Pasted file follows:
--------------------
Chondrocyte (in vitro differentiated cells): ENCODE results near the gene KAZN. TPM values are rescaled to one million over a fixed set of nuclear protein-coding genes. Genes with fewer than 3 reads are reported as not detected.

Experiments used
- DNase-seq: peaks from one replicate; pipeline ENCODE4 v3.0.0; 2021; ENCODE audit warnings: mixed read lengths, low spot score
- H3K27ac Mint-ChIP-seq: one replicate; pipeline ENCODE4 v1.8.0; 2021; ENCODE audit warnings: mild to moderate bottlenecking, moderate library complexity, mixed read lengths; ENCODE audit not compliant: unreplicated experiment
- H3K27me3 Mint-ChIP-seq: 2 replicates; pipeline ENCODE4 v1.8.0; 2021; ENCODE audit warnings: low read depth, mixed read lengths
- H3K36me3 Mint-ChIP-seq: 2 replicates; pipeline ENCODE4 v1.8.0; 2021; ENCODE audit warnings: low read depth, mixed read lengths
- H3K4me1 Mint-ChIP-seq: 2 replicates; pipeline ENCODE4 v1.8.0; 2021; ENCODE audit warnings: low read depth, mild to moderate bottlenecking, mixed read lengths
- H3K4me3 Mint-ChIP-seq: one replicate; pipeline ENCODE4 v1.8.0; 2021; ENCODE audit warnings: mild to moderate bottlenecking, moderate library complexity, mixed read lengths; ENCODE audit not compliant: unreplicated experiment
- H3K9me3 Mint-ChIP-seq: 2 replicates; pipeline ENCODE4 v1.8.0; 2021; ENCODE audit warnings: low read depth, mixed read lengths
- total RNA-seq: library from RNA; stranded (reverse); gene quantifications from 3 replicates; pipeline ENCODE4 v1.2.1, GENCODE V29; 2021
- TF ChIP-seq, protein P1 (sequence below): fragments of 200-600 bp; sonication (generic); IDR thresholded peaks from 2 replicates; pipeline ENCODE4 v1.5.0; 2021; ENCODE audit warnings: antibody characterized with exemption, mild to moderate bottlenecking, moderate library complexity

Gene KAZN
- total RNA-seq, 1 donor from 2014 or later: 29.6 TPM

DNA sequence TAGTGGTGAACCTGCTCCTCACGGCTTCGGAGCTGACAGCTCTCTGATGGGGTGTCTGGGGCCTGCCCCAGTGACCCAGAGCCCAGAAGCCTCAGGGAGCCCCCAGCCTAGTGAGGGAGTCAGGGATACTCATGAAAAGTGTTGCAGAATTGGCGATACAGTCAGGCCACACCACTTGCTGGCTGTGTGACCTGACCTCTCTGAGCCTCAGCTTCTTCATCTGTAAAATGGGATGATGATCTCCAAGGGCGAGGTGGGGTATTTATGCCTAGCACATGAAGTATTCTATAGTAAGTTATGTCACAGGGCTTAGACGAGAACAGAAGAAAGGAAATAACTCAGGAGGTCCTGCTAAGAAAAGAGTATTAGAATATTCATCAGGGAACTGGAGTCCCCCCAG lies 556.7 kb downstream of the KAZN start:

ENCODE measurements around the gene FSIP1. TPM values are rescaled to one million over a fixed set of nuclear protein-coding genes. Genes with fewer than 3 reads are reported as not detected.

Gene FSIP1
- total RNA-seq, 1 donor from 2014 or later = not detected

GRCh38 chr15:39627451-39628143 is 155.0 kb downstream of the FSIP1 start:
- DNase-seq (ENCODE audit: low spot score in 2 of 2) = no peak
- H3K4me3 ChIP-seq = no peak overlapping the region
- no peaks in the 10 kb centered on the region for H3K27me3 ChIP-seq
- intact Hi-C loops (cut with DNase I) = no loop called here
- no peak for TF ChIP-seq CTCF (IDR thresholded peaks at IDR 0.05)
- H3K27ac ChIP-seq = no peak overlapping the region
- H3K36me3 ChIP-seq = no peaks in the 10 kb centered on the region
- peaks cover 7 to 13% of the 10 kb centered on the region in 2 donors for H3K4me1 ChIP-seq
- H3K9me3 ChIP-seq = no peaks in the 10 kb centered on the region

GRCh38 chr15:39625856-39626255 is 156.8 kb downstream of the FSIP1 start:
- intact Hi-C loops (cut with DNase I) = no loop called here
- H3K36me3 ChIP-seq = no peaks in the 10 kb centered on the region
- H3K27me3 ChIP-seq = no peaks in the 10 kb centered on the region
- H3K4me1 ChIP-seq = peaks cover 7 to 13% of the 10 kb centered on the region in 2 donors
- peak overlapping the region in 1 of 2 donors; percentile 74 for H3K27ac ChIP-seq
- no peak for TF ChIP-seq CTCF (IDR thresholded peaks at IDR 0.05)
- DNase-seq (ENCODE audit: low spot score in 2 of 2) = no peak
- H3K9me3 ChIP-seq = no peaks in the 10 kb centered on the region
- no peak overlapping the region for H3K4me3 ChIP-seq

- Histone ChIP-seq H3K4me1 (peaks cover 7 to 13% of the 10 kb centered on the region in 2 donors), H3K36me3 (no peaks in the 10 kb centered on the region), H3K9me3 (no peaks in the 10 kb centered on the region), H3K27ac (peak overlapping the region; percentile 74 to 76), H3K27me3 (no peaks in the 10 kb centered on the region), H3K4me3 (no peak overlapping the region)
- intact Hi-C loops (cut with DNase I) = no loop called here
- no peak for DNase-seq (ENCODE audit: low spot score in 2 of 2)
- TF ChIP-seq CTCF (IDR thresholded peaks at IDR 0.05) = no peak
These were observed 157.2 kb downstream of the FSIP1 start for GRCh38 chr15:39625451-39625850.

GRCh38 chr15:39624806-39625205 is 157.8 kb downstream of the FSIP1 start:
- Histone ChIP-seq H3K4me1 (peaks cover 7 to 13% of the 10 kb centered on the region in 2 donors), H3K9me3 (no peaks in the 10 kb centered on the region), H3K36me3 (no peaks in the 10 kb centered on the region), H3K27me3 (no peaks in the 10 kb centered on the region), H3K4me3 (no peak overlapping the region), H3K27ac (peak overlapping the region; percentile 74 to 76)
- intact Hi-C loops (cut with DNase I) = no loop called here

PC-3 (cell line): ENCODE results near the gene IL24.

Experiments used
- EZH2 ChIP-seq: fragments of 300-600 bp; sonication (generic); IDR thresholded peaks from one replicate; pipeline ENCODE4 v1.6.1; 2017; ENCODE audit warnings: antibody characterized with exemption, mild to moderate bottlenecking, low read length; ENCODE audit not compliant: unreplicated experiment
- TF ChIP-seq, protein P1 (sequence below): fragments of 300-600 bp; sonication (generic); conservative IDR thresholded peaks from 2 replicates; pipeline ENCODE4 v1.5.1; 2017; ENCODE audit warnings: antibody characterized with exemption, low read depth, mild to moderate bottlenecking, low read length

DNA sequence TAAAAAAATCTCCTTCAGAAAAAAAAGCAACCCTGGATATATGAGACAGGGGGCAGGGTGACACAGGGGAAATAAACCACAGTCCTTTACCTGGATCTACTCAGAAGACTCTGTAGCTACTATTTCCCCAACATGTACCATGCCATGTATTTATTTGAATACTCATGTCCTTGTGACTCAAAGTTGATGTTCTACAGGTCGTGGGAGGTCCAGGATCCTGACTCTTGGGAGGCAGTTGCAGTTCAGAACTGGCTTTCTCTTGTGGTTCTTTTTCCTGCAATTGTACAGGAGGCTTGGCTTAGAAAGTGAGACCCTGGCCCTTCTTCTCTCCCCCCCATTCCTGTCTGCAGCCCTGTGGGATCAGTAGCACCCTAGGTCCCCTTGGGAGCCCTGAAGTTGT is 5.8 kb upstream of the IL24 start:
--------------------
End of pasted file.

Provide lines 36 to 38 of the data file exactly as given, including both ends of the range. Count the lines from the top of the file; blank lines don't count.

- H3K9me3 ChIP-seq = no peaks in the 10 kb centered on the region
- no peak overlapping the region for H3K4me3 ChIP-seq

- Histone ChIP-seq H3K4me1 (peaks cover 7 to 13% of the 10 kb centered on the region in 2 donors), H3K36me3 (no peaks in the 10 kb centered on the region), H3K9me3 (no peaks in the 10 kb centered on the region), H3K27ac (peak overlapping the region; percentile 74 to 76), H3K27me3 (no peaks in the 10 kb centered on the region), H3K4me3 (no peak overlapping the region)